How do you write a volunteer section on your resume?

Let’s get into how to list volunteer experience on resumes. We’ll go over where you add volunteer work, how to format it, and the right tone of voice to use.

Choose the right place to list your volunteer work

Choosing where to add your volunteer experience depends on your background and work experience, as well as the nature of your volunteer work.

If you’re a seasoned professional with plenty of work experience, your volunteer work should be in its own section at the bottom of your resume. When you have years of work history, you aren’t relying on volunteering to show your experience – it’s just there to show your passion and work ethic. This means it doesn’t have to be front and center.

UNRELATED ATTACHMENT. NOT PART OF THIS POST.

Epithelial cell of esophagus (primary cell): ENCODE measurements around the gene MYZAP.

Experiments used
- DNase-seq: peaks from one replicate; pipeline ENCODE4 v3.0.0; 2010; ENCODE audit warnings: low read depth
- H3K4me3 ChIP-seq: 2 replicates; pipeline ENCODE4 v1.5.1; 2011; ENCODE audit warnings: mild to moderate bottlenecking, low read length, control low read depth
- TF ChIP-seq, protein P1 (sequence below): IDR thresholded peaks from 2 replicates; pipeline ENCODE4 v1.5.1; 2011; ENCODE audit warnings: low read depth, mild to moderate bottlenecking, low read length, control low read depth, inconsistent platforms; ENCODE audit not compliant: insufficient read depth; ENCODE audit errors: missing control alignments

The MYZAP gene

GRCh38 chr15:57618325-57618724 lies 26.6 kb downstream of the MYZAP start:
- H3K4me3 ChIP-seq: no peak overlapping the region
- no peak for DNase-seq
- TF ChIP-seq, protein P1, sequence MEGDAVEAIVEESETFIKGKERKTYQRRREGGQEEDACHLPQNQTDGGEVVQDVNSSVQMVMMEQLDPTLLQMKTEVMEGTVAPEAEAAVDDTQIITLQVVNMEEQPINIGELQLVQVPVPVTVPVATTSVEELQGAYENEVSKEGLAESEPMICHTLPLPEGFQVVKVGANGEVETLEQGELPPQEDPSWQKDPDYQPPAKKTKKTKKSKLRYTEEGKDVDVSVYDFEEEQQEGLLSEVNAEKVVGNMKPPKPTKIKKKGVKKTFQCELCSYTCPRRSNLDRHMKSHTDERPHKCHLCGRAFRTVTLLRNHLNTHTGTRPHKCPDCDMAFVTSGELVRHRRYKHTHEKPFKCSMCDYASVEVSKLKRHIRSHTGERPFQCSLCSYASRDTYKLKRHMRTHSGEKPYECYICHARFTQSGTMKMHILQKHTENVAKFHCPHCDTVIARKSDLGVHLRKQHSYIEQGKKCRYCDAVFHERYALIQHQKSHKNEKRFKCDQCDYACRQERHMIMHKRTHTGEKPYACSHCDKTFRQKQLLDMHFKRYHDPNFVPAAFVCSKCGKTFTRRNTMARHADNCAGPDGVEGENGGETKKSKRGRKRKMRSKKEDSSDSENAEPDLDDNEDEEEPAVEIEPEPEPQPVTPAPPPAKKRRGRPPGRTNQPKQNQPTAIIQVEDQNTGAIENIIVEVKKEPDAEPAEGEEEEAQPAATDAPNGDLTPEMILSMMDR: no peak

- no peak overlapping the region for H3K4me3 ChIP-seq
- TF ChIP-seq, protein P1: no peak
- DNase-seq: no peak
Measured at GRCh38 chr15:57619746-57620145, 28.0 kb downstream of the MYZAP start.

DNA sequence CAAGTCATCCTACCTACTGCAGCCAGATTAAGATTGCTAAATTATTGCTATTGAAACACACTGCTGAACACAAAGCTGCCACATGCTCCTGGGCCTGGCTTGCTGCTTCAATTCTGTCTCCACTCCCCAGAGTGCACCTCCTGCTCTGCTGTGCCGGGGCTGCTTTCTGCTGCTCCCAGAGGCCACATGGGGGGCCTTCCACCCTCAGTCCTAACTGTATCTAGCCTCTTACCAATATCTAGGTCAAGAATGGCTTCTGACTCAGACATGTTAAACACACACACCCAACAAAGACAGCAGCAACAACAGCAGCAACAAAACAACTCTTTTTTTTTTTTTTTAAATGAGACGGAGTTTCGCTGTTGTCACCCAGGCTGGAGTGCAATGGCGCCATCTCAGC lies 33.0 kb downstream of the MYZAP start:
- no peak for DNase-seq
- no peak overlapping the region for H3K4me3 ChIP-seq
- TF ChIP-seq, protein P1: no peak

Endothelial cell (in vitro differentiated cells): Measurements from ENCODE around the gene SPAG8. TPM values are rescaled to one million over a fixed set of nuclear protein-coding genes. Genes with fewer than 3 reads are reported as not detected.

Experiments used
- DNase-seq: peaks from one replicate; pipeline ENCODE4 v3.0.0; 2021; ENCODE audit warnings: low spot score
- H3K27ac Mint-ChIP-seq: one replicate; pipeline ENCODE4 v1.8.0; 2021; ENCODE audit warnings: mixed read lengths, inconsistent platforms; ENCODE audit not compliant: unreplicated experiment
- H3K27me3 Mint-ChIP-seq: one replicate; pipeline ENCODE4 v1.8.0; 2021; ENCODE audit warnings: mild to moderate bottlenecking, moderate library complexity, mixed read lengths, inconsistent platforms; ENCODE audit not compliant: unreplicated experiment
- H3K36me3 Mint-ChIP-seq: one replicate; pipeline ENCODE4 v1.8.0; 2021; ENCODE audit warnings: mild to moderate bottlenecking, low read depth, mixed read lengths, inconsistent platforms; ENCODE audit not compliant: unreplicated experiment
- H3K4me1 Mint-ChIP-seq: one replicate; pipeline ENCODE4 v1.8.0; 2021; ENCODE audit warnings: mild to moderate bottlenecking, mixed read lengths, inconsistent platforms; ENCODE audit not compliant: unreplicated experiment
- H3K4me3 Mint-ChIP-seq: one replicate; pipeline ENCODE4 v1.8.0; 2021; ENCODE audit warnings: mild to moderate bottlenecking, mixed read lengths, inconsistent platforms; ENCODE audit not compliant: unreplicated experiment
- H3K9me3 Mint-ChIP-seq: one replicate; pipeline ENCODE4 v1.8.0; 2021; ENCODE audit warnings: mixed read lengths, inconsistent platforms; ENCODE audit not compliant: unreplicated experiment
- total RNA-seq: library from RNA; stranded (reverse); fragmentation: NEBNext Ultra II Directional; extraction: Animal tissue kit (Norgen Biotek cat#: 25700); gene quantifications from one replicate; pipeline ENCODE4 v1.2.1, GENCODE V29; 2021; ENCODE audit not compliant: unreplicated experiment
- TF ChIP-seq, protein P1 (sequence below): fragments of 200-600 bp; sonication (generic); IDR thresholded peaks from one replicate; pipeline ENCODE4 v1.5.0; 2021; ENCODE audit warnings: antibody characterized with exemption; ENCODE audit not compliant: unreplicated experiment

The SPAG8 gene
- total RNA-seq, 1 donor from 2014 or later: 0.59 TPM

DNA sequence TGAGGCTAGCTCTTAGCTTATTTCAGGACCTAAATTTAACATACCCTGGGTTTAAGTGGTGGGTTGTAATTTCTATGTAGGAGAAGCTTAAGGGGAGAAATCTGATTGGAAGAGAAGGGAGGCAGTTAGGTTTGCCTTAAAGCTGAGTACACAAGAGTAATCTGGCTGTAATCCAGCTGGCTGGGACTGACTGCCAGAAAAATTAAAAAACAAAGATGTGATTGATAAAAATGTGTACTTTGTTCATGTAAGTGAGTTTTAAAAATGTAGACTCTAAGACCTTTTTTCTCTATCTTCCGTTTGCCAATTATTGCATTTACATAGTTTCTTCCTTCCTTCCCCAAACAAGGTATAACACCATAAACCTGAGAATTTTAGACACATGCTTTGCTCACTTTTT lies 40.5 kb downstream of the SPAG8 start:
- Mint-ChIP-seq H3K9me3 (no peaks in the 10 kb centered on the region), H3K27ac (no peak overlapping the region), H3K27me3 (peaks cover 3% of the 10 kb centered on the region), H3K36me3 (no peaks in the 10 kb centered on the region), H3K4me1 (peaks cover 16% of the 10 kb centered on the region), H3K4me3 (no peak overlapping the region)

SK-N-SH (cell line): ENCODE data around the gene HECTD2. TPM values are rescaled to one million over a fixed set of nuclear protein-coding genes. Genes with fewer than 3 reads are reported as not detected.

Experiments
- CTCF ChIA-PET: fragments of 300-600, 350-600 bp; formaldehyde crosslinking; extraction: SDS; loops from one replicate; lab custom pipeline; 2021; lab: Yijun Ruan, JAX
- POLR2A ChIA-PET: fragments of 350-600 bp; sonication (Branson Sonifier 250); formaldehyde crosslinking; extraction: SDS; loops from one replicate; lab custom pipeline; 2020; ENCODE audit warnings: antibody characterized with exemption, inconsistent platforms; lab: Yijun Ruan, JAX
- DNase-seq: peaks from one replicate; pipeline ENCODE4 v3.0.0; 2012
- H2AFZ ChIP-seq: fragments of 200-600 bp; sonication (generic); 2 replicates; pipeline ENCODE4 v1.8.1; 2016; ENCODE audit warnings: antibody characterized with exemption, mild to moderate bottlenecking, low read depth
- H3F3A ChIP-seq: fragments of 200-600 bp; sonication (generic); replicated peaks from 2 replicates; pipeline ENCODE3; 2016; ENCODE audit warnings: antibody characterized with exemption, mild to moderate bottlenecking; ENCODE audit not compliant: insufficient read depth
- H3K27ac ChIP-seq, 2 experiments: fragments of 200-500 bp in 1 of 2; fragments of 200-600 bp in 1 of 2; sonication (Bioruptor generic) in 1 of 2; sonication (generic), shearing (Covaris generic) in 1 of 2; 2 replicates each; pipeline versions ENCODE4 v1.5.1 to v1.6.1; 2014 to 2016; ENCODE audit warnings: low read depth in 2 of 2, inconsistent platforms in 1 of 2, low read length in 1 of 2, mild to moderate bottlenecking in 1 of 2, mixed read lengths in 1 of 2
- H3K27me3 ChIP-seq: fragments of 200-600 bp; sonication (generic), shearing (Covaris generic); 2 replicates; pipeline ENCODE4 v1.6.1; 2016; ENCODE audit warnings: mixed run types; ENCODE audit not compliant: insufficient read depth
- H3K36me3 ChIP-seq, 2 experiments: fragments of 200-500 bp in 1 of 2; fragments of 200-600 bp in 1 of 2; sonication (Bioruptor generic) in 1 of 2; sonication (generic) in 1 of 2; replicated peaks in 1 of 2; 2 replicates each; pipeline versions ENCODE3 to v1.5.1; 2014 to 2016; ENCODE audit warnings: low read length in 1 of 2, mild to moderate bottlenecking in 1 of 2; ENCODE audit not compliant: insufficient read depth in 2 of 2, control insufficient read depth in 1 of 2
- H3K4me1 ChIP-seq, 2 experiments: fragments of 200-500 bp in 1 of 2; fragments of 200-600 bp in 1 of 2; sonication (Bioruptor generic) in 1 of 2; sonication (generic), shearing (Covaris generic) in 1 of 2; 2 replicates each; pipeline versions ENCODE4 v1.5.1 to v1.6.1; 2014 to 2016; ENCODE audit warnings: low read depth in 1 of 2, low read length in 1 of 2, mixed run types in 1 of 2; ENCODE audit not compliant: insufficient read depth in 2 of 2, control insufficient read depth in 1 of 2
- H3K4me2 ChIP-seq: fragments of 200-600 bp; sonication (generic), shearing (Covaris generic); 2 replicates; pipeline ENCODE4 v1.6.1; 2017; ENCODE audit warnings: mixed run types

On the other hand, if you have a lack of work history, you should list your volunteering efforts in your work experience section. This also applies if your volunteer work closely relates to your career field and helps prove your skills.

You can try out both sections and see which suits you best by using one of our handy resume templates.

Use proper formatting and layout

You want the volunteer section on your resume to be clean and easy to read, so pay close attention to formatting. The layout of a great volunteer section follows the fundamental rules of writing a work experience section on a resume:

  • Use concise, appropriate headings
  • Utilize white space to improve readability
  • Include a bullet point list to highlight achievements

It’s also good to list the organization’s name, location, and the date you volunteered there – just like your work history.

Pay attention to language and tone

No matter the type of volunteer work, you should list it using professional language and tone (even if it was a highly casual experience).

It’s also important to tailor the tone of your volunteer section like the job description. If it’s a highly formal job post, match it – but if it’s more light-hearted and fun, don’t be afraid to make your volunteer work sound fun.